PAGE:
Toll-like receptors TLR3, TLR7, TLR8, and TLR9 detect mRNA, which leads to the induction of the NF-kB inflammatory pathway and a large number of pro-inflammatory cytokines that play a key role in the initiation of virus-induced inflammation [60,61]. Aside from heightened levels of acute-phase reactants and cytokine storm, little is known about the innate immune response. Presently, the majority of reports have concentrated on serious consequences and adaptive immune responses.
SARS-CoV-2 viral proteins attack a number of innate immune signaling proteins. Nsp13, Nsp15, and open reading frame ORF9b target the interferon (IFN) pathway, while Nsp13 and Orf9c target the NF-B pathway. SARS-CoV-2 Orf6 hampers NUP98-RAE1, an interferon-inducible mRNA nuclear export complex [62]. SARS-CoV-2 replication proteins Orf3b and Orf9c are canonical.

B and T Cell Immune Response

More than 80% of individuals with SARS-CoV-2 infection have a conventional respiratory virus-like clinical course that is mild to severe and self-limiting [50]. SARS-CoV-2 spike proteins bind to the cluster of differentiation 147 (CD147) and infect human T-cell lines and this pathway may even be implicated in inducing T-cell death [63]. CD147 is found in a variety of tissues and cells and is involved in cell proliferation, apoptosis, tumor cell migration, metastasis, and differentiation, particularly in hypoxic environments [64]. CD147 Ig0-Ig1–Ig2 is a second isoform of CD147 that has been identified. CD147 dysregulation has been linked to many varieties of cancer and regulates the production of matrix metalloproteinase (MMP) and vascular endothelial growth factor (VEGF), as well as signals for tumor cell invasion and metastasis [65]. COVID-19 treatment may be prevented by hindering the SARS-CoV-2 spike binding and subsequent infection by blocking CD147 protein with meplazumab [64].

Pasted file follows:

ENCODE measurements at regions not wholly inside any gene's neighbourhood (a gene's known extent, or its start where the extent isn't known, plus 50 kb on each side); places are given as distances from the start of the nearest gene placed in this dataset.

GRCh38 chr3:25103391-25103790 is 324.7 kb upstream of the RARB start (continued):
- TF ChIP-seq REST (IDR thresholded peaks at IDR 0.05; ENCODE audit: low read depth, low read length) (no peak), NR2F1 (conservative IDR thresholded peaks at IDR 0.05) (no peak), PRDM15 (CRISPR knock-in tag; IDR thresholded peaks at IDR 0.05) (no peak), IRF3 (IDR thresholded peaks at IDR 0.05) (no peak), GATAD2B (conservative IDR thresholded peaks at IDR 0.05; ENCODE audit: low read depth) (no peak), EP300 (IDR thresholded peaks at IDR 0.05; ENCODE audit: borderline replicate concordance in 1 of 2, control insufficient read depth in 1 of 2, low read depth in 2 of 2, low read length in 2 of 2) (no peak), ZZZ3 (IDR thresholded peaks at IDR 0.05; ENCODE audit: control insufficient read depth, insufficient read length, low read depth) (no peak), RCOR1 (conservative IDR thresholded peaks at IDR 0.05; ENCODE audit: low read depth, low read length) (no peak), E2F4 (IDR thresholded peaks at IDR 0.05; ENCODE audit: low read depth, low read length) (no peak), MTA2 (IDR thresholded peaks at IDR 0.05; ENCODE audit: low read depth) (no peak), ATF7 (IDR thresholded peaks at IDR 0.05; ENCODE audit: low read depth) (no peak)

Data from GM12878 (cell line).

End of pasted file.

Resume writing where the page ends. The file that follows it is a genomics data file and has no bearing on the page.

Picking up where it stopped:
In order to proliferate, viruses attach to cells that express specific receptors and then are able to enter the cells. In order to combat these viruses, class I major histocompatibility complex (MHC) proteins present viral peptides to CD8+ cytotoxic T. The virus-infected tissue cells are lysed by CD8+ cytotoxic T lymphocytes. Other antigen-presenting cells such as dendritic cells and macrophages present viral particles via MHC-Class-II to CD4+ T lymphocytes [66]. These CD4+ T cells, or helper T-cells, can interact with B cells which can identify viruses directly and produce virus-specific antibodies. Within the first week, after the onset of symptoms, the IgM isotype primary virus-specific antibody response is detected [67]. This can generate lifelong immunity through the production of IgG isotype antibodies that follow the early IgM response.